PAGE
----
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What do these things have in common?

What do these things have in common?

1. Cell phones.
2. Computers.
3. High-speed internet access.
4. Cable packages.
5. Microwaves.
6. Planes.
7. Cars.
8. TVs.
9. Landline phones.
10. Washing machines.

They’re all things that most people can’t conceive of life without. Well, maybe that’s going a little too far, but I guarantee you’d get a response in a roomful of people if you announced that you didn’t have cable, or a computer, or a phone, or that you don’t have TV. Someone would say, “What? You don’t have TV?!” They might ask you what you do instead of watching TV, or if your children are deprived. At the very least they’d look at you funny. (Can you tell we don’t get TV?)

The first five items in the list are all things that people in their 20’s probably can’t conceive of life without. The last five items are all things that people in their 40’s probably feel likewise about. (With the exception in both cases possibly being cars, for people who live in cities where it’s more convenient to use public transportation.) And with every passing year, all of those things become more and more of a “necessity” for more and more people.

But what is a necessity, really? If you go with the standard definition, a necessity is something that you can’t live without. By that definition, not a single thing in that list is a necessity. And that’s a good thing to keep in mind if you’re working on cutting expenses or starting with a budget. Start with the real necessities: food, water, and shelter, and go from there. It may seem like everyone has a cell phone now, ranging from 6 year old kids to 85 year old grandparents. But it wasn’t all that long ago that early adopters were spending a couple of bucks per minute to call from their car on a phone attached WITH A CORD to a battery pack, saying excitedly “Guess where I’m calling from?! Right outside your door! Really. Yes, really! I swear. Come look! *waves from car*.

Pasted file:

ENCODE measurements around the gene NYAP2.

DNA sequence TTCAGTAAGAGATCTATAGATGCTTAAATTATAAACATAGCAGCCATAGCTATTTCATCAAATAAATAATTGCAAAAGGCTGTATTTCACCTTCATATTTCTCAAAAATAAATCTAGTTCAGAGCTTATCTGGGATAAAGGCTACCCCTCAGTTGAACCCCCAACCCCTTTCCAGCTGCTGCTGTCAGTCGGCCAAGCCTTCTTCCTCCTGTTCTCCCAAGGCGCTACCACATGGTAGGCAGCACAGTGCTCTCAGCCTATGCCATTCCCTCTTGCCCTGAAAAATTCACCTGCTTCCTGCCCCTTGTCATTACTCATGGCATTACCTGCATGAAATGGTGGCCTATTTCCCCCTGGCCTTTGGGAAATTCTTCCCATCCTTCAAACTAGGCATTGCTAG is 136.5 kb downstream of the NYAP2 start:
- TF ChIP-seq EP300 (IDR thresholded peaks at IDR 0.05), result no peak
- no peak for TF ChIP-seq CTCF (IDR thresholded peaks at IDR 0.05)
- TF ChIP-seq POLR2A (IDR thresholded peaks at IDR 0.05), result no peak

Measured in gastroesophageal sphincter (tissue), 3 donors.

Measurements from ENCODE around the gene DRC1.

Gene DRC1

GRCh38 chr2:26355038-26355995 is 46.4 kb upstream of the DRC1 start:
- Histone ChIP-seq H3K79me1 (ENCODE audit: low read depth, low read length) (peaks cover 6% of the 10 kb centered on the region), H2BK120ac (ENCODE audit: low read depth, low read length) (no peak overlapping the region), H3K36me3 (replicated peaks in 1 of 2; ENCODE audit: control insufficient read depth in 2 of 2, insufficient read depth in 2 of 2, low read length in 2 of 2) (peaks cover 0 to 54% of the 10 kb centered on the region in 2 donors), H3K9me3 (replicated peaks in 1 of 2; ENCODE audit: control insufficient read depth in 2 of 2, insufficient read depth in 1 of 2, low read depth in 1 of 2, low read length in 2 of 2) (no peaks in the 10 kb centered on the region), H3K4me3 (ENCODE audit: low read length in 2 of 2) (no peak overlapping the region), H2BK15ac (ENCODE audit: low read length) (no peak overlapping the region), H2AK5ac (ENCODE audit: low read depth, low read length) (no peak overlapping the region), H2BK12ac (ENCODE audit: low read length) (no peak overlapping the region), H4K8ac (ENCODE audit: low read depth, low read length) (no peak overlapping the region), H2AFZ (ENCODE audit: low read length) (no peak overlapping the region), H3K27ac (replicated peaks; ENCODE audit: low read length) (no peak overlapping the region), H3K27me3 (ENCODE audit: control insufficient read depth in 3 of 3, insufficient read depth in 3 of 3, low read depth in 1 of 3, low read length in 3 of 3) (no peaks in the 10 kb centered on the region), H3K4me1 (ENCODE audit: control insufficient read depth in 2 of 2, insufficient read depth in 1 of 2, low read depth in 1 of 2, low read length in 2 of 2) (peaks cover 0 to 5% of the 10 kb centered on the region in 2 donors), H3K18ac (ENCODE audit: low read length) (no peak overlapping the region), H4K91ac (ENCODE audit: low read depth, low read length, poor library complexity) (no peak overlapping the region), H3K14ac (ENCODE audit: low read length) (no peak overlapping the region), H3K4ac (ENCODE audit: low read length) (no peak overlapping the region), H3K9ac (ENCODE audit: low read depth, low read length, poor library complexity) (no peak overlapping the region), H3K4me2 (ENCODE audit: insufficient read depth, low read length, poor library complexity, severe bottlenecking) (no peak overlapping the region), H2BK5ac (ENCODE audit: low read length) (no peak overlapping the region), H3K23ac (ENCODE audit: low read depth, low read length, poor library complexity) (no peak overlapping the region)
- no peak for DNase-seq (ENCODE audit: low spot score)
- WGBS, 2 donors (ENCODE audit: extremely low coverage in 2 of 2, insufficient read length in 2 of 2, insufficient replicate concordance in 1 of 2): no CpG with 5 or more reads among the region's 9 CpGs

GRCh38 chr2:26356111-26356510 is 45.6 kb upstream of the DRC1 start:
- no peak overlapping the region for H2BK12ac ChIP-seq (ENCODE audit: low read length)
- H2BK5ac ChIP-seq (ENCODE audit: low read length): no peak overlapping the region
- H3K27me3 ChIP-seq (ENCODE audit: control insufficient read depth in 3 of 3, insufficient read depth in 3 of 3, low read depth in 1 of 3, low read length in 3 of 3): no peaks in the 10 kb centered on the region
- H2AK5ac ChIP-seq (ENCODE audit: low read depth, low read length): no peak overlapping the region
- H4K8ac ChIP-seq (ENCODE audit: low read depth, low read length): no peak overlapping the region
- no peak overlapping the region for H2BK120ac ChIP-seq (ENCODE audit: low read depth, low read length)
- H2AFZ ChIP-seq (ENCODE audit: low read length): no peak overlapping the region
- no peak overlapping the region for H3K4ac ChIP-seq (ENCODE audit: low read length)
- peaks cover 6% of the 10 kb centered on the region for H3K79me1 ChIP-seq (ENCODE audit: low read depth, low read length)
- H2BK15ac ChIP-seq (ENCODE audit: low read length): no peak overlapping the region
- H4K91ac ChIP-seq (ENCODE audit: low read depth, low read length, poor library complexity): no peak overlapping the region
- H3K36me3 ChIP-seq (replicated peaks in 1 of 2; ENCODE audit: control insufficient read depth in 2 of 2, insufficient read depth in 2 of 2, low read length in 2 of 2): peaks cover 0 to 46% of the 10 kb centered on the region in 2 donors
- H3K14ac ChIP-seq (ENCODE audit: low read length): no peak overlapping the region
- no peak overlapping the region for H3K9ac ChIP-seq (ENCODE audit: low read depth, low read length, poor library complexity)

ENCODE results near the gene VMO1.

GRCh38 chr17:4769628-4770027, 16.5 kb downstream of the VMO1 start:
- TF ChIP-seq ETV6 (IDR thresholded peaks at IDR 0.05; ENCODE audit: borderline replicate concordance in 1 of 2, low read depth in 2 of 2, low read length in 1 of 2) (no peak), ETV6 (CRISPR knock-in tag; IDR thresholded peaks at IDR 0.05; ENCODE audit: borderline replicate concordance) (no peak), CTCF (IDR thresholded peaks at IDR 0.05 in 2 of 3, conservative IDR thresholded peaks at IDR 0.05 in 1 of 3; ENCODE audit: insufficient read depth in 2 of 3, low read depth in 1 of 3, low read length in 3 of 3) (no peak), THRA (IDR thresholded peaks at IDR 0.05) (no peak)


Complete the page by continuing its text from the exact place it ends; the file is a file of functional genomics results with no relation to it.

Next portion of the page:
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Sometimes it can be good to play the what-if game, to break outside the usual (bombarded by advertising) way of thinking. Your wallet may thank you. You may also find more time to spend doing things you’d enjoy if you weren’t busy surfing the internet or responding to 12 text messages in the last hour. I think that the only thing in that list that I would truly miss excessively would be the washing machine, because I just don’t like doing wash by hand. Of course, that doesn’t mean I’m going to toss our microwave or give up the internet, but it is nice to take a break now and then.

View Comments (2)
  • My brother doesn’t have a cell phone, and has no desire to get one – I’d join him in that boat, but I pay less for a cell phone then I would for a landline (I get a discount through work, plus the “unlimited mobile-mobile”).

    I avoid cable packages like the plague (and canceled cable as it is, anything worth watching tends to end up online) but do have netflix, a HSI Connection, and a microwave.

    One thing I wish people couldn’t live without? Better public transportation. I miss using the subway/L-train. I loved not needing a car.

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